Data warehouse systems (a.k.a., data marts, business intelligence systems, etc.) are becoming much more "operational support" than "decision support" in nature. There used to be a significant difference between operational support systems and decision support systems in the manner in which a company was dependent upon them.
Transaction processing systems tended towards 24 x 7 (or at least 20 x 6), and data warehouse systems were 12 x 5. Now, day-to-day business operations, end of the month accounting, and even SEC filings are dependent on data warehouse systems, and the line between OSS and DSS systems is blurring. Modern application systems now routinely use data warehousing technology in support of day-to-day operations. For example, CRM systems almost always incorporate technology first developed for operational data stores and marketing information warehouses.
As a result, we are seeing classical OSS architectural standards being incorporated into data warehouse/CRM systems, such as:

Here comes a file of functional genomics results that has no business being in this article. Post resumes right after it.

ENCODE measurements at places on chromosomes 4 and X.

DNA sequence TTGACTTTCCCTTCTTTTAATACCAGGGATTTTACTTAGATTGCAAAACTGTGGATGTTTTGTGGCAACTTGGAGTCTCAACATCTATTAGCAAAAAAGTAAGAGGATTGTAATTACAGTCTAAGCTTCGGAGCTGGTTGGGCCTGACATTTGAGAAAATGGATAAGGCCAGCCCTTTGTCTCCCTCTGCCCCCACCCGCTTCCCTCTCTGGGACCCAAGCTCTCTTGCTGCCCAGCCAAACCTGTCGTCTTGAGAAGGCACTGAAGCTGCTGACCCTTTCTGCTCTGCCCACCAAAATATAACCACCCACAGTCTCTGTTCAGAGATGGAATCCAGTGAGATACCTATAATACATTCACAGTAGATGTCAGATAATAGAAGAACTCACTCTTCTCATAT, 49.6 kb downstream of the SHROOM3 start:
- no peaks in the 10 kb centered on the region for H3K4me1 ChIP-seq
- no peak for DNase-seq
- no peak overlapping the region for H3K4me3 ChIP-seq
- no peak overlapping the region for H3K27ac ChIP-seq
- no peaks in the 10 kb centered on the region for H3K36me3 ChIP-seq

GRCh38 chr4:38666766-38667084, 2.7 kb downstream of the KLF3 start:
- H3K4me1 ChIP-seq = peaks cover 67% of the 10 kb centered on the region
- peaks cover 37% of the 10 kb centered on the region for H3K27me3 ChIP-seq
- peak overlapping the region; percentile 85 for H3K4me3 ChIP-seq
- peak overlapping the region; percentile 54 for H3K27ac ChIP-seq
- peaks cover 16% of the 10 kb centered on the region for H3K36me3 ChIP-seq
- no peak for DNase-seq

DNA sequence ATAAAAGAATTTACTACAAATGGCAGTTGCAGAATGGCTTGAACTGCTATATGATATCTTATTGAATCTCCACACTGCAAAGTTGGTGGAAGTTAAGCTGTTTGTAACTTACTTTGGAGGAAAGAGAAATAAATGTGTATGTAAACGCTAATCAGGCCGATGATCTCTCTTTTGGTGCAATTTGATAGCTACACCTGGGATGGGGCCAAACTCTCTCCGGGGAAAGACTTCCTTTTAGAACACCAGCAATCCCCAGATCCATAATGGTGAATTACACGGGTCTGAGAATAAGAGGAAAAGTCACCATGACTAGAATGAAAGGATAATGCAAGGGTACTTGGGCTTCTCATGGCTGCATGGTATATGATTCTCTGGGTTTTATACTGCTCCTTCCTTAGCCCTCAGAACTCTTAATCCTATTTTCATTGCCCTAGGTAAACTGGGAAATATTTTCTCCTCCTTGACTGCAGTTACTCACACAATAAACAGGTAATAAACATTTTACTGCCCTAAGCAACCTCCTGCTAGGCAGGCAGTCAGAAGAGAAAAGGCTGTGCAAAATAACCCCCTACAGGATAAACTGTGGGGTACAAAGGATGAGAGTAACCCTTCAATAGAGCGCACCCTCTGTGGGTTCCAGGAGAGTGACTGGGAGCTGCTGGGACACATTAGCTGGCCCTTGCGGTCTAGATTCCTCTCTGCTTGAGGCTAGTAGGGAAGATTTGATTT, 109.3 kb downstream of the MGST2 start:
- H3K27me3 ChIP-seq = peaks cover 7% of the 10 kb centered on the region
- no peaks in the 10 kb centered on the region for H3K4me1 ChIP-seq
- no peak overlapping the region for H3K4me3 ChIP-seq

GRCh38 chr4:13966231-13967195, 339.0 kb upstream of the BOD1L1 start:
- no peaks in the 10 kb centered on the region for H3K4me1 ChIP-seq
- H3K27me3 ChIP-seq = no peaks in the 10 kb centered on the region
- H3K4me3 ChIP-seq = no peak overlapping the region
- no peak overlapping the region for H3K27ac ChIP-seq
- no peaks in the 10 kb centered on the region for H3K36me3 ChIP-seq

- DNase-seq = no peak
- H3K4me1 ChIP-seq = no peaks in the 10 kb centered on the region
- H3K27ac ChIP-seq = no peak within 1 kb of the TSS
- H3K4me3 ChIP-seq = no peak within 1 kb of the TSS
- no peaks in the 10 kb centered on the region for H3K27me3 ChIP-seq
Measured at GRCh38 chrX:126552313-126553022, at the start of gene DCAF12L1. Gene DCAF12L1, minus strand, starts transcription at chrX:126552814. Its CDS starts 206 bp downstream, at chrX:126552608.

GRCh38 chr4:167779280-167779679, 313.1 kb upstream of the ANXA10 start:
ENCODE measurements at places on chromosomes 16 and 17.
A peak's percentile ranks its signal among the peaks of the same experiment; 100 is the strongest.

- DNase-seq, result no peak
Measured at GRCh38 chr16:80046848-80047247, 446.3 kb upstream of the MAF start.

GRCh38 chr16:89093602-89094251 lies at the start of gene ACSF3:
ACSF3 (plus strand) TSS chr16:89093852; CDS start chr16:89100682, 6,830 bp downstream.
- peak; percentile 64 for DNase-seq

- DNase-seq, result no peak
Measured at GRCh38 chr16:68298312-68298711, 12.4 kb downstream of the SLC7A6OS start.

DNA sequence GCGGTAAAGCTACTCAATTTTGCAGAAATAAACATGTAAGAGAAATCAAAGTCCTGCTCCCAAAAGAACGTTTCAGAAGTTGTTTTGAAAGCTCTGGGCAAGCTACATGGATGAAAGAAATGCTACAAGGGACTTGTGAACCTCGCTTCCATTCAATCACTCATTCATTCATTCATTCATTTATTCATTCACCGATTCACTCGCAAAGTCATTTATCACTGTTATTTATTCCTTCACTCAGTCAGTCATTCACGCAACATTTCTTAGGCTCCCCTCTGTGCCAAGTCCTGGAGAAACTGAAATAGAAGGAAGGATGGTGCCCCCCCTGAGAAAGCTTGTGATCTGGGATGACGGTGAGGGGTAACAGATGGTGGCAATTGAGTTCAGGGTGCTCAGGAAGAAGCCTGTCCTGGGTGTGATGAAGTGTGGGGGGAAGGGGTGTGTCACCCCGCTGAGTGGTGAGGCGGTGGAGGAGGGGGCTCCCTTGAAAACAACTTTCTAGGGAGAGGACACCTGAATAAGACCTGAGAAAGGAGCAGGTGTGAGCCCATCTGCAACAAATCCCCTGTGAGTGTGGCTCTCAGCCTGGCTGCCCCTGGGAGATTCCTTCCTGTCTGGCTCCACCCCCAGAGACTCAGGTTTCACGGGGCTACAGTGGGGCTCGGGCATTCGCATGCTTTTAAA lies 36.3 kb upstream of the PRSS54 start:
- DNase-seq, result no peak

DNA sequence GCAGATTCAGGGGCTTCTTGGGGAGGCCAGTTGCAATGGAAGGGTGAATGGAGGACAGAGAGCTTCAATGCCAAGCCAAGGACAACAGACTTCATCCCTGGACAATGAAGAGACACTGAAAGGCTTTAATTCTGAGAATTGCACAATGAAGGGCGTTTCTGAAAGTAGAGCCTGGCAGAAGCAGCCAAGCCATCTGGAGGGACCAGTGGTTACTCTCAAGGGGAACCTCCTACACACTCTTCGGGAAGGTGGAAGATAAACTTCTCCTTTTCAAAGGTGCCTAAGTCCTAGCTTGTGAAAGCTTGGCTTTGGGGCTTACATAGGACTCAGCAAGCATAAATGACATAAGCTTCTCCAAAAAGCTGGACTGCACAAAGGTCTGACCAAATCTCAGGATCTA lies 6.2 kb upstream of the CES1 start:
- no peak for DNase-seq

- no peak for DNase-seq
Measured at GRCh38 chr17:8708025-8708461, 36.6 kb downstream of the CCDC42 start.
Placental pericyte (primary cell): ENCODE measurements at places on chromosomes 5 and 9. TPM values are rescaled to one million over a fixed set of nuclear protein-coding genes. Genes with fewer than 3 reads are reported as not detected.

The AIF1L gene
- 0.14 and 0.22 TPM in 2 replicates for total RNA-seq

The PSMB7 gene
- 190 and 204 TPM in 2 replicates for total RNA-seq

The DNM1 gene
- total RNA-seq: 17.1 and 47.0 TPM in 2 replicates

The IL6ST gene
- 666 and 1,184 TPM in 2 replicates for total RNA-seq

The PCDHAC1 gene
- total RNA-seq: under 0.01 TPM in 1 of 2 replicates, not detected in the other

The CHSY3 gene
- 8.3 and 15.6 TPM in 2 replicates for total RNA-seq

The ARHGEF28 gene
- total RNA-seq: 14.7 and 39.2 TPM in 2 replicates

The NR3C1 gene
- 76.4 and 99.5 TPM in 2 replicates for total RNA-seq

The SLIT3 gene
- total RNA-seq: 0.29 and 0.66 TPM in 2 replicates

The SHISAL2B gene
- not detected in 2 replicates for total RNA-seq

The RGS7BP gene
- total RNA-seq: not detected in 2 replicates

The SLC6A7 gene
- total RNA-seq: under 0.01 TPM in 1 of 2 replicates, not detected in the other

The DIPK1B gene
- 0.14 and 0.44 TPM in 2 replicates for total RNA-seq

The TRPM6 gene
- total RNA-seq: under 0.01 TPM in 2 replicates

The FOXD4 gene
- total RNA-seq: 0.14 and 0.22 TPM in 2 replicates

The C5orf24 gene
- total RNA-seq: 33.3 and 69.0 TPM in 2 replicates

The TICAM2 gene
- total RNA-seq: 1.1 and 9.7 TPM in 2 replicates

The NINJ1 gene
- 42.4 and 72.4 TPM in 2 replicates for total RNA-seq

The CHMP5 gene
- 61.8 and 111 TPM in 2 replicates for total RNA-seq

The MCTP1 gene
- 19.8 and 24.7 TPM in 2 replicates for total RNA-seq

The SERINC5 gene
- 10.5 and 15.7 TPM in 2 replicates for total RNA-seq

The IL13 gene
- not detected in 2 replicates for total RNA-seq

- Separate test, development, and QA platforms, often full-scale.
- Rigid change management.
- Inclusion of "DSS" systems in business continuance (i.e., disaster recovery) planning.
There are several aspects of technology that have enabled this progression:
- The continued reduction in hardware costs, especially in disk technology, make it economically possible to have separate development, QA,
- and recovery systems.
- Improvement in database technology so that we now have the ability to insert massive amounts of data while the system is being accessed, enabling (near) real-time data feeds.
- Sophisticated ETL tools and "hub and spoke" systems and standards facilitate the establishment and operation of systems that move data from source systems to targets, and vice versa.
To recap, the data warehouse industry has matured greatly over the past few years in the nature of the supplier community -- the way they deliver solutions with less risk and the manner in which the solutions are taking on characteristics of operation support systems.
For more information, check out SearchCRM's Best Web Links on Data Warehousing.
This was first published in June 2002